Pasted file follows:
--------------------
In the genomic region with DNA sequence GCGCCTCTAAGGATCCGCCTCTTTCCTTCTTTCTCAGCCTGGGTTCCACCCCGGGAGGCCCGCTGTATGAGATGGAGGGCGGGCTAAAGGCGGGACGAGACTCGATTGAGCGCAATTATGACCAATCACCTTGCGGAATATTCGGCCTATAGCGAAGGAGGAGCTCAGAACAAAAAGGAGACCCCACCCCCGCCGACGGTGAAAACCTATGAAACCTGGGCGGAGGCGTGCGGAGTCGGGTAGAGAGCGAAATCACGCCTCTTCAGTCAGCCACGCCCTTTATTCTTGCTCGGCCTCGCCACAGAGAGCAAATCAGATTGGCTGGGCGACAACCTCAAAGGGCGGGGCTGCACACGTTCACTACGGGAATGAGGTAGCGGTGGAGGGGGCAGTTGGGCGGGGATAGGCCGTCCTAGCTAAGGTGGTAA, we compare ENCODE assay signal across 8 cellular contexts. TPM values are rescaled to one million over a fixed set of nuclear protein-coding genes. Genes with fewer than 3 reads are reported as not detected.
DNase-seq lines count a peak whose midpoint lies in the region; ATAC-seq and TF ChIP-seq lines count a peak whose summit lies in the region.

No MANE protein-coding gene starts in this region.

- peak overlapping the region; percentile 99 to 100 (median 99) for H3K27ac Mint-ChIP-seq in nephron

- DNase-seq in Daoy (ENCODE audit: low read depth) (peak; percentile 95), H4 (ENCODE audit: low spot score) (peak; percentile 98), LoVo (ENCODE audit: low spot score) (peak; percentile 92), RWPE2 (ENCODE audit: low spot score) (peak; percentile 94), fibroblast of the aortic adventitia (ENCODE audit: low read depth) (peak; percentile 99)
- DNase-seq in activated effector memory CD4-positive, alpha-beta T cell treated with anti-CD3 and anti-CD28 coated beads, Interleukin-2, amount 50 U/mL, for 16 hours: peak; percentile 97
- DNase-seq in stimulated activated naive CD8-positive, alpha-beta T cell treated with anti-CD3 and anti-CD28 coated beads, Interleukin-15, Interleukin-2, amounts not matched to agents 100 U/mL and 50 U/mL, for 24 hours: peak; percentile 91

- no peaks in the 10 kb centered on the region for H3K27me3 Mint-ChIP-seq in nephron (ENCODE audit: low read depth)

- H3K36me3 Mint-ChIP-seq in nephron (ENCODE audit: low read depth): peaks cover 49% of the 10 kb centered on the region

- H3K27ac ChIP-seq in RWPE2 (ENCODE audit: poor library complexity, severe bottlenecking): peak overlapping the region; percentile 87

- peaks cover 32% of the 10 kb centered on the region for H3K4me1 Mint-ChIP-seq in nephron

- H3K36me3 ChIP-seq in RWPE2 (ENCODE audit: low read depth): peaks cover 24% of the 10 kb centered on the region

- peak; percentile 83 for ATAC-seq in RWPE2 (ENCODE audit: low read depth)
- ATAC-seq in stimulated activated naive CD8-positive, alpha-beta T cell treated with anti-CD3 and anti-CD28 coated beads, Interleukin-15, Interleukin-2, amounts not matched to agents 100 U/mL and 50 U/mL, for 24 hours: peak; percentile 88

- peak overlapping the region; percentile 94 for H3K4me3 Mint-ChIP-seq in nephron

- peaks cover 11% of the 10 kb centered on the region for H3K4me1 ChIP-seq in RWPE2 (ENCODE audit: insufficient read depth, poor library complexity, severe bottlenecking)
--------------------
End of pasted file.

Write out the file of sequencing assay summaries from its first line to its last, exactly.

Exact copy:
In the genomic region with DNA sequence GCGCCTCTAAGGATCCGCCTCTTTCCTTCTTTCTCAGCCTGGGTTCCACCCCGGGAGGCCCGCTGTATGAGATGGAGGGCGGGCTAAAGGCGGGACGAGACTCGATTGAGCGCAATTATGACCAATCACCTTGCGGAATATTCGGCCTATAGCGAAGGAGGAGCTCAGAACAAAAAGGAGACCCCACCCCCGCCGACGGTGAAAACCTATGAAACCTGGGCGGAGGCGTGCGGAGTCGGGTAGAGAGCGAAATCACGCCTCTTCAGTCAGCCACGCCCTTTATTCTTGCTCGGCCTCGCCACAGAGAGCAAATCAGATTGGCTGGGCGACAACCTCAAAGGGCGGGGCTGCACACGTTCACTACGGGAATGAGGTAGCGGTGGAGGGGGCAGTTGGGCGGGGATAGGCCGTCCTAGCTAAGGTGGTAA, we compare ENCODE assay signal across 8 cellular contexts. TPM values are rescaled to one million over a fixed set of nuclear protein-coding genes. Genes with fewer than 3 reads are reported as not detected.
DNase-seq lines count a peak whose midpoint lies in the region; ATAC-seq and TF ChIP-seq lines count a peak whose summit lies in the region.

No MANE protein-coding gene starts in this region.

- peak overlapping the region; percentile 99 to 100 (median 99) for H3K27ac Mint-ChIP-seq in nephron

- DNase-seq in Daoy (ENCODE audit: low read depth) (peak; percentile 95), H4 (ENCODE audit: low spot score) (peak; percentile 98), LoVo (ENCODE audit: low spot score) (peak; percentile 92), RWPE2 (ENCODE audit: low spot score) (peak; percentile 94), fibroblast of the aortic adventitia (ENCODE audit: low read depth) (peak; percentile 99)
- DNase-seq in activated effector memory CD4-positive, alpha-beta T cell treated with anti-CD3 and anti-CD28 coated beads, Interleukin-2, amount 50 U/mL, for 16 hours: peak; percentile 97
- DNase-seq in stimulated activated naive CD8-positive, alpha-beta T cell treated with anti-CD3 and anti-CD28 coated beads, Interleukin-15, Interleukin-2, amounts not matched to agents 100 U/mL and 50 U/mL, for 24 hours: peak; percentile 91

- no peaks in the 10 kb centered on the region for H3K27me3 Mint-ChIP-seq in nephron (ENCODE audit: low read depth)

- H3K36me3 Mint-ChIP-seq in nephron (ENCODE audit: low read depth): peaks cover 49% of the 10 kb centered on the region

- H3K27ac ChIP-seq in RWPE2 (ENCODE audit: poor library complexity, severe bottlenecking): peak overlapping the region; percentile 87

- peaks cover 32% of the 10 kb centered on the region for H3K4me1 Mint-ChIP-seq in nephron

- H3K36me3 ChIP-seq in RWPE2 (ENCODE audit: low read depth): peaks cover 24% of the 10 kb centered on the region

- peak; percentile 83 for ATAC-seq in RWPE2 (ENCODE audit: low read depth)
- ATAC-seq in stimulated activated naive CD8-positive, alpha-beta T cell treated with anti-CD3 and anti-CD28 coated beads, Interleukin-15, Interleukin-2, amounts not matched to agents 100 U/mL and 50 U/mL, for 24 hours: peak; percentile 88

- peak overlapping the region; percentile 94 for H3K4me3 Mint-ChIP-seq in nephron

- peaks cover 11% of the 10 kb centered on the region for H3K4me1 ChIP-seq in RWPE2 (ENCODE audit: insufficient read depth, poor library complexity, severe bottlenecking)